This content was published on July 1, 2014 - 14:53
Senior officials from the Swiss finance ministry and the European Union have initialled a mutual understanding formally ending a long-running dispute over controversial business taxation.
Under the deal Switzerland has pledged to abolish certain preferential tax regimes for foreign companies considered harmful by Brussels. EU member states have promised to lift sanctions once the contentious tax practices are suspended under a planned reform of the corporate tax system.
The Swiss government is still to sign the understanding with the EU following approval by parliamentary committees.
Jacques de Watteville, state secretary in the finance ministry, stressed the importance for the understanding for investors and businesses.
“We have buried the hatchet after nine years of difficult negotiations with the EU and have created legal certainty,” de Watteville told journalists in Bern on Tuesday.
Heinz Zourek, director general of the European Commission’s taxation and customs unit, said the deal, still to be confirmed by the member states, was a big step to bringing “peace and understanding” between the 28-member bloc and Switzerland.
Zourek said Brussels was aware of the time needed for the Swiss parliament to adapt legislation. However, the EU reserves the right to take new countermeasures if Switzerland fails to do away with tax rules incompatible with norms set by the union.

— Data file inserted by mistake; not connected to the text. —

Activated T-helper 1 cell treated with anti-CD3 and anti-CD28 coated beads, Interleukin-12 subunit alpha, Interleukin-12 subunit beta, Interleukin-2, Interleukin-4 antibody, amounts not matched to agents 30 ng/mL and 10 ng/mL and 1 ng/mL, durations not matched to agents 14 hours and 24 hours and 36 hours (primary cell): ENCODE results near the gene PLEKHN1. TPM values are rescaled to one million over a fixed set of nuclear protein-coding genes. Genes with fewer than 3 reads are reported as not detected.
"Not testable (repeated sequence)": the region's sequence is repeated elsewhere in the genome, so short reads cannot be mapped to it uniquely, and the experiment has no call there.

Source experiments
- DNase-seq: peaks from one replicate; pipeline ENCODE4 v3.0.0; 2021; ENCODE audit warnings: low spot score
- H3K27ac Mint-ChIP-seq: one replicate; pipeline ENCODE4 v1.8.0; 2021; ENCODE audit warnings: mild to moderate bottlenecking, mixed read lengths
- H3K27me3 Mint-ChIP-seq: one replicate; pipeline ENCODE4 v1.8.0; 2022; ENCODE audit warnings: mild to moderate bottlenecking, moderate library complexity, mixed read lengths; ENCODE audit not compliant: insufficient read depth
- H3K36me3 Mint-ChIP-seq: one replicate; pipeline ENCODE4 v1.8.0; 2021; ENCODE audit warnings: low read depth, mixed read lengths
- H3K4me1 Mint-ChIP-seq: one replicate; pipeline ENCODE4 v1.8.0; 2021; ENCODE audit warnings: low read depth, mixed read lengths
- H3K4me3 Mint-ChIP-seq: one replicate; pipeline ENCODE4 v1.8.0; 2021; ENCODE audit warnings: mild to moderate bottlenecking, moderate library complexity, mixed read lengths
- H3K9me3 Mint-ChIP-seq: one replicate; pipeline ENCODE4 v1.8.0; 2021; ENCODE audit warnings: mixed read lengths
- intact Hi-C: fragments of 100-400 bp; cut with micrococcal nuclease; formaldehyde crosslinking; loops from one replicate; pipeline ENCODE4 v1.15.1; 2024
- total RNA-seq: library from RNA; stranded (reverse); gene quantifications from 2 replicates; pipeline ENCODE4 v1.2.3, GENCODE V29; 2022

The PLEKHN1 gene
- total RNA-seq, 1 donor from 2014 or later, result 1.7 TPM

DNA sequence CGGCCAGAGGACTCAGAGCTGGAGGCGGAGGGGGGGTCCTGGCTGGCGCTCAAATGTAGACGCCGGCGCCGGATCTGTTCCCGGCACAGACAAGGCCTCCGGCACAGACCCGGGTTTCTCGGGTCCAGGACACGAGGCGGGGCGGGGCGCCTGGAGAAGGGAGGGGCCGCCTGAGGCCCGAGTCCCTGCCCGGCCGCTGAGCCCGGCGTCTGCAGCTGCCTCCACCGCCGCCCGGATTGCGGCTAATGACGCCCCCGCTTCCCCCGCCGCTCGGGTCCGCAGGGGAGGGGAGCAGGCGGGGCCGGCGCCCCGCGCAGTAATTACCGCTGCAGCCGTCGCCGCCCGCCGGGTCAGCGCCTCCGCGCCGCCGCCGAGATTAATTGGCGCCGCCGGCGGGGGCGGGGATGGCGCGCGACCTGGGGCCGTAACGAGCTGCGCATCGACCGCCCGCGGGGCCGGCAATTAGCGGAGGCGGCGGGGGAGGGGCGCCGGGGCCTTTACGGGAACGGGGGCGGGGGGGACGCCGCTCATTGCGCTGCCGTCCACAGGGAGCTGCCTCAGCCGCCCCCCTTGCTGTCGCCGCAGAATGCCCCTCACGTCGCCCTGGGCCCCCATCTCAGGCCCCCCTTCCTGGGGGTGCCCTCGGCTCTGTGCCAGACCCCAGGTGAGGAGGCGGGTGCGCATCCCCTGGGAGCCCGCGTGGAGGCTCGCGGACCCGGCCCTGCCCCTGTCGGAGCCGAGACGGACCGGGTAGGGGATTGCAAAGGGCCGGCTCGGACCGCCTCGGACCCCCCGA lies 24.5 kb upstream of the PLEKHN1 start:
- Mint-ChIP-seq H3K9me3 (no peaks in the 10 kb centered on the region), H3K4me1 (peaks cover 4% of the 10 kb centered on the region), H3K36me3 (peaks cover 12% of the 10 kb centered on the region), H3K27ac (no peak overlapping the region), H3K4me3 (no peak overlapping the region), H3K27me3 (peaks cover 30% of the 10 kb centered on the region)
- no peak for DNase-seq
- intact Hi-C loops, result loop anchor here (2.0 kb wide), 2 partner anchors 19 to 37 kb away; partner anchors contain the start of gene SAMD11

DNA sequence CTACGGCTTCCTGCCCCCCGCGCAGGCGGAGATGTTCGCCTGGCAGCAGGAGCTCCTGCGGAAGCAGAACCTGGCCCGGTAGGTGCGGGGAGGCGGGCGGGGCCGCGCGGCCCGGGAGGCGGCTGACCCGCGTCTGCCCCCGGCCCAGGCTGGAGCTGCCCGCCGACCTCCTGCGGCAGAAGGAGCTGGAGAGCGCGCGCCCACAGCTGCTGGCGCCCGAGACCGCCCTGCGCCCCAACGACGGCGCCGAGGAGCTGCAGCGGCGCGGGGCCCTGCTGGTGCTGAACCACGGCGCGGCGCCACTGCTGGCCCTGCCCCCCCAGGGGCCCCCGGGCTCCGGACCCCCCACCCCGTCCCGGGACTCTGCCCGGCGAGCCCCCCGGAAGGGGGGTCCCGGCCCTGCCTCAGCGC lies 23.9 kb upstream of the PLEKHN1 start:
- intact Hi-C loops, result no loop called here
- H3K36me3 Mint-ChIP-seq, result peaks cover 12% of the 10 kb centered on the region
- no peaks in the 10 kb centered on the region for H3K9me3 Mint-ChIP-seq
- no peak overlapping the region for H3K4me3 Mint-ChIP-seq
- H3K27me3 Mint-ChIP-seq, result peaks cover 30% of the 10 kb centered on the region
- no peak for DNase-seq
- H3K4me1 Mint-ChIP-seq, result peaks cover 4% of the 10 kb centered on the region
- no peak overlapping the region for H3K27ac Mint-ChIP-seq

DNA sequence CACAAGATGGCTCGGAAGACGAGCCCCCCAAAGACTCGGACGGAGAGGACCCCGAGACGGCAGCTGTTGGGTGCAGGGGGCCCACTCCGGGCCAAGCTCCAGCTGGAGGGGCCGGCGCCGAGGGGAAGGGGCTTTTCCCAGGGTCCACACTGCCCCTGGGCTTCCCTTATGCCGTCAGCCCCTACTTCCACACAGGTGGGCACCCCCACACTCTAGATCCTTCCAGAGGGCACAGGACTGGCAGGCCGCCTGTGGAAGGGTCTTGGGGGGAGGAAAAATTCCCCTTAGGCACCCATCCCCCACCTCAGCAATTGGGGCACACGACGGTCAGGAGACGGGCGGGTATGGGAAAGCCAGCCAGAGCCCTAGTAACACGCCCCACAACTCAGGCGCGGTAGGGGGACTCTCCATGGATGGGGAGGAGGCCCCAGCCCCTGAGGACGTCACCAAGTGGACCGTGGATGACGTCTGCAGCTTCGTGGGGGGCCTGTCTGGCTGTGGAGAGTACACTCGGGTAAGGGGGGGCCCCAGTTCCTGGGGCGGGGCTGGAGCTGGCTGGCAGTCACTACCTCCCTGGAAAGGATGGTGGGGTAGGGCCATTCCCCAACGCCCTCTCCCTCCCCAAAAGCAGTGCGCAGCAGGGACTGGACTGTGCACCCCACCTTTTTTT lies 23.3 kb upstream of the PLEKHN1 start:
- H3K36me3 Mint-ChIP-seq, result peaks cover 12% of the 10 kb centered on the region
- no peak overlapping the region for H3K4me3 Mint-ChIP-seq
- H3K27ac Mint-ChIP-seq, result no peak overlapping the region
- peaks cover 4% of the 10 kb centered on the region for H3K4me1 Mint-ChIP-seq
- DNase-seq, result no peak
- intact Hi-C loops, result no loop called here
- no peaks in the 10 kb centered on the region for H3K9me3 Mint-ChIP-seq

He added that experts would examine plans by Switzerland to introduce so called IP boxes, a preferential tax regime to promote science and innovation.
De Watteville said the new Swiss corporate tax laws would be based on international standards.
Switzerland will also remain active within the Organisation for Economic Co-operation and Development (OECD), currently developing international standards for business taxation, he added.
Switzerland has been under pressure to overhaul its federal and cantonal tax laws which currently provide for different treatment of domestic and foreign revenue, also known as “ring-fencing”.
In 2007, the EU threatened to break off a crucial free trade accord if Switzerland refused to adopt an EU code on corporate taxation.
Italy has blacklisted Switzerland as a tax haven complicating business activities for Swiss companies in the neighbouring country.
Italy is a key export market and supplier of goods and services for Switzerland. Major Swiss banks and insurances, as well as engineering and pharmaceutical and food companies, generate tens of thousands of jobs in Italy.
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